An evidence-based practice in science is for students to explore a concept before they are explicitly told the concept and any related parameters or definitions. This exploration before the explanation is a major component of the 5E inquiry lesson plan. An example of this in my classroom was the Flame Test laboratory experience in which students tested various compounds for the flame emitted. Students were not told what colors to expect from the compound burning, and then had to use their experimental data to determine the composition of an unknown compound based on that compound’s flame (Flame Test Laboratory Worksheet, 4b, c, h, j, k, l; 5f). This forced students to be diligent about their process and their data, so they could make realistic conclusions based on their data. Students had different answers and they had to engage in a discussion with other students to come to a conclusion about the identity of the unknown substances. This type of discussion is common in science and a huge part of engaging with the scientific community. The skills students build in these kinds of experiences are essential to their ability to translate science specific skills to outside of the classroom. Once the discussion was complete, students then learned the chemistry behind the different flame colors and they then analyzed the electronic configuration of various metals and how they relate to the flame color (Flame Test Presentation).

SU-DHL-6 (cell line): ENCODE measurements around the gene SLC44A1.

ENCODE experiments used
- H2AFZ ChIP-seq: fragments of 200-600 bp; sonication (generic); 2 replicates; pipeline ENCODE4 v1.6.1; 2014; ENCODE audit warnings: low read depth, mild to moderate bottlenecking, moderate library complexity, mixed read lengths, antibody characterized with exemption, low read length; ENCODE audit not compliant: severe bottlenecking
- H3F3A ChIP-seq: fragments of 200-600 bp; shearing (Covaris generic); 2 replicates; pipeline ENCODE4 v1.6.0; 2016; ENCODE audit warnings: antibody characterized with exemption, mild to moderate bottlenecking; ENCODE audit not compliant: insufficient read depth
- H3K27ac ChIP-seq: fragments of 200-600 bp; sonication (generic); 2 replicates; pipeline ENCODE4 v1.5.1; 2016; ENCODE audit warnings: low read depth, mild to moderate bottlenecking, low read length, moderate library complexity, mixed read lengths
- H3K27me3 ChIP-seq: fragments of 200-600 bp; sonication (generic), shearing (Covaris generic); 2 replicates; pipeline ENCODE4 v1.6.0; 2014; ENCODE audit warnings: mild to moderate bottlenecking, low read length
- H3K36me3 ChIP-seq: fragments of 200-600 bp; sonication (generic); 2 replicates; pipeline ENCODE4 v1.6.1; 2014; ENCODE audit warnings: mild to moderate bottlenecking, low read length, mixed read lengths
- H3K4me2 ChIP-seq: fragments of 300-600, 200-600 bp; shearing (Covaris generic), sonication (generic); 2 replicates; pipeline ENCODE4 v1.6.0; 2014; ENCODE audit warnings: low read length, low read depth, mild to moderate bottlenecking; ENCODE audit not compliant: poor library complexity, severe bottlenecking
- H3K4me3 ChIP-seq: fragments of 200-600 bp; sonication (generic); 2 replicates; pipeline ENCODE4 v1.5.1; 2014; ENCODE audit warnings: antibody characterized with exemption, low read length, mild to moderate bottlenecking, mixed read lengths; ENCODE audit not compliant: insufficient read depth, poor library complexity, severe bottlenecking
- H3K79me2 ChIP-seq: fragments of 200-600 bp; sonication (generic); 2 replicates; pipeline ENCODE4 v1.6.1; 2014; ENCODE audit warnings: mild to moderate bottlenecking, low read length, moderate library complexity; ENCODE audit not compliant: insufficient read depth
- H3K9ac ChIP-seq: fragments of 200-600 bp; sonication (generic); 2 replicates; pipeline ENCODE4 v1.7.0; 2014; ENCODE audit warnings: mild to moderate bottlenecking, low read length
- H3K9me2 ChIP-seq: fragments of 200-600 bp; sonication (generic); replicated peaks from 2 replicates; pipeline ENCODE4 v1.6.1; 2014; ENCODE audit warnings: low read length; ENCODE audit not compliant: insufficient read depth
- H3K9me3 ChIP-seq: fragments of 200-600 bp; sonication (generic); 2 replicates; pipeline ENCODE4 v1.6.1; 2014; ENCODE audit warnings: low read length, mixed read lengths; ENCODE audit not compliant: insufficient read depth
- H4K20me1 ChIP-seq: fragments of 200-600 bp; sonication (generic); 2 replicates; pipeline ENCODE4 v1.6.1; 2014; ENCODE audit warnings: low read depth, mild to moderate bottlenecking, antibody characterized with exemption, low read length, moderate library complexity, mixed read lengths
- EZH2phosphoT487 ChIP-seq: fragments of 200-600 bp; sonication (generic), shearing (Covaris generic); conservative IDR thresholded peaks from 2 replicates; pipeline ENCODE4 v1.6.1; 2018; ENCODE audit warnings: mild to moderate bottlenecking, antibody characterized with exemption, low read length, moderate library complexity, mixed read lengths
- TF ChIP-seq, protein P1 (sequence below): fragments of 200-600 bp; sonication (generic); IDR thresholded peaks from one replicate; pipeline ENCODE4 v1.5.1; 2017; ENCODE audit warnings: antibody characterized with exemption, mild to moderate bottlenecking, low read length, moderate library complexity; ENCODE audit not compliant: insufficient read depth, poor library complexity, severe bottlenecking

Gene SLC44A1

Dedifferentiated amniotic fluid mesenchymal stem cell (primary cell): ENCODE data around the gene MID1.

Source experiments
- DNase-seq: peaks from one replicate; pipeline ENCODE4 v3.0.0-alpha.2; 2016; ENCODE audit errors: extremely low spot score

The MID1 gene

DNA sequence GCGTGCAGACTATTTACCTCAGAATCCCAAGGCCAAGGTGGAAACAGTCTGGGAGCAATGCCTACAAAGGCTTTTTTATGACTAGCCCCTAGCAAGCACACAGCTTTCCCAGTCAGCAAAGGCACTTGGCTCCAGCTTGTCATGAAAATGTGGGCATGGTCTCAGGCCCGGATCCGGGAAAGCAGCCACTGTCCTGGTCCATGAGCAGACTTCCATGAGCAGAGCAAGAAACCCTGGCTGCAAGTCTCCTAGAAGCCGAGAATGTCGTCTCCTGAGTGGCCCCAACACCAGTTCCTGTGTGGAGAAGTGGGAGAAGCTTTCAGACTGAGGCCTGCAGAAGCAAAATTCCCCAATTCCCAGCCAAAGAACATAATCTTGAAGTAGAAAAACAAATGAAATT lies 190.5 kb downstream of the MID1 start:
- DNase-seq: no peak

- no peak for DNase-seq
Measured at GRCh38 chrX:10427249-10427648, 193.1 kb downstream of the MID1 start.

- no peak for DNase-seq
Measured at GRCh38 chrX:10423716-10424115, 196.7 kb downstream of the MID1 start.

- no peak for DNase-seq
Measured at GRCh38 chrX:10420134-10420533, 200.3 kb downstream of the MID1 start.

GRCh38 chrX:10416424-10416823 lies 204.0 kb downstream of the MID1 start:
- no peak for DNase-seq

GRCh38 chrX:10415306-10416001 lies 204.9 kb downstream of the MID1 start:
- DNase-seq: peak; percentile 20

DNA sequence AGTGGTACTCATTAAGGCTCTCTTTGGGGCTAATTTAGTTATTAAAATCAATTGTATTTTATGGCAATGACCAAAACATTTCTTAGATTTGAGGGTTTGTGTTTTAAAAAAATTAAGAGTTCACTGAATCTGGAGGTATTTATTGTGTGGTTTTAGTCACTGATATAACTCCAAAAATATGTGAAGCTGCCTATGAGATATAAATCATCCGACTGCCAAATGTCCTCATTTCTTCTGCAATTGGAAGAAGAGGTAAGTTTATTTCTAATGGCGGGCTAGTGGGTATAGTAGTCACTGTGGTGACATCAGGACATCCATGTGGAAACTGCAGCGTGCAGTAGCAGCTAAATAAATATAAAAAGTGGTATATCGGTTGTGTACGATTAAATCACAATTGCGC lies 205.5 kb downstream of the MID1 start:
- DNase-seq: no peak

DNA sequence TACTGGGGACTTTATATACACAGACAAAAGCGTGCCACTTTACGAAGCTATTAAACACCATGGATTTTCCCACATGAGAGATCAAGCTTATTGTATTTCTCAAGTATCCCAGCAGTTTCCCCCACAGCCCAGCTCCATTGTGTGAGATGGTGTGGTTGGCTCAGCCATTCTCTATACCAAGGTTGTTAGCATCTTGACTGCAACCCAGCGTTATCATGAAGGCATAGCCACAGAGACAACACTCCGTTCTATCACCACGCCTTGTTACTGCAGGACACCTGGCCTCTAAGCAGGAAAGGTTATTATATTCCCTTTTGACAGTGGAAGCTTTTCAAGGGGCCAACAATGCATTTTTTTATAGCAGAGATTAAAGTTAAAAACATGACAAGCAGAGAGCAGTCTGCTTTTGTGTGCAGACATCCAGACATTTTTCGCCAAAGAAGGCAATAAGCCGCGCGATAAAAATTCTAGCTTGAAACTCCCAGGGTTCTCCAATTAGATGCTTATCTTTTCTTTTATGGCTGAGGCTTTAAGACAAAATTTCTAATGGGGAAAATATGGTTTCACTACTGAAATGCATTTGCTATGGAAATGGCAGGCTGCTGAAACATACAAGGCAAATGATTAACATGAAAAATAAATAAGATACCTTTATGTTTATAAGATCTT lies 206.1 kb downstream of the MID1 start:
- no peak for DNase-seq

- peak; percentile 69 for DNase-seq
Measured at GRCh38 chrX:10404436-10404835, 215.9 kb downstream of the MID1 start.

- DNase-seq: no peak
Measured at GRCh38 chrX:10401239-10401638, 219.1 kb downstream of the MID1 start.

Focusing on discipline specific content is important, but it cannot be presented to the students simply as such. An important part of the learning process for a student is their explicit connection of content to their reality. Students are more willing to delve into a topic once they have a connection to it of some sort. To that end, I made every attempt to find ways to make these connections explicit. I went so far as to completely change my curriculum in my second year of teaching. I divided my course into three units: “Chemistry of Superheroes,” “Cookin’ Chemistry” and “ChemArtists” (Class Website, 4m, o; 5b, c, f, q, r; 8t). These units were chosen because they were relevant or considered interesting topics by students. Each unit looked at the same chemistry content I taught in the previous year, but couched in topics that were appealing to students. For example, I took the the NY state standards (these standards are more rigorous than Maryland’s Chemistry standards) for thermodynamics, macromolecule contents, and phases of matter, and designed inquiry activities based on those topics to create a “Cookin’ Chemistry” unit (Alignment of Cooking Chemistry Unit, 4a, c, f, n; 7p). Students were then assigned an interactive homework assignment that asked them to cook with a family member and teach the family member aspects of chemistry behind the dish they were cooking. The family member then had to sign the homework and answer a couple of questions about the content the student taught them. This helped students take their knowledge outside of the classroom and apply it to their daily lives (Cookin’ Chemistry Interactive Homework, 4r; 5e, j, s).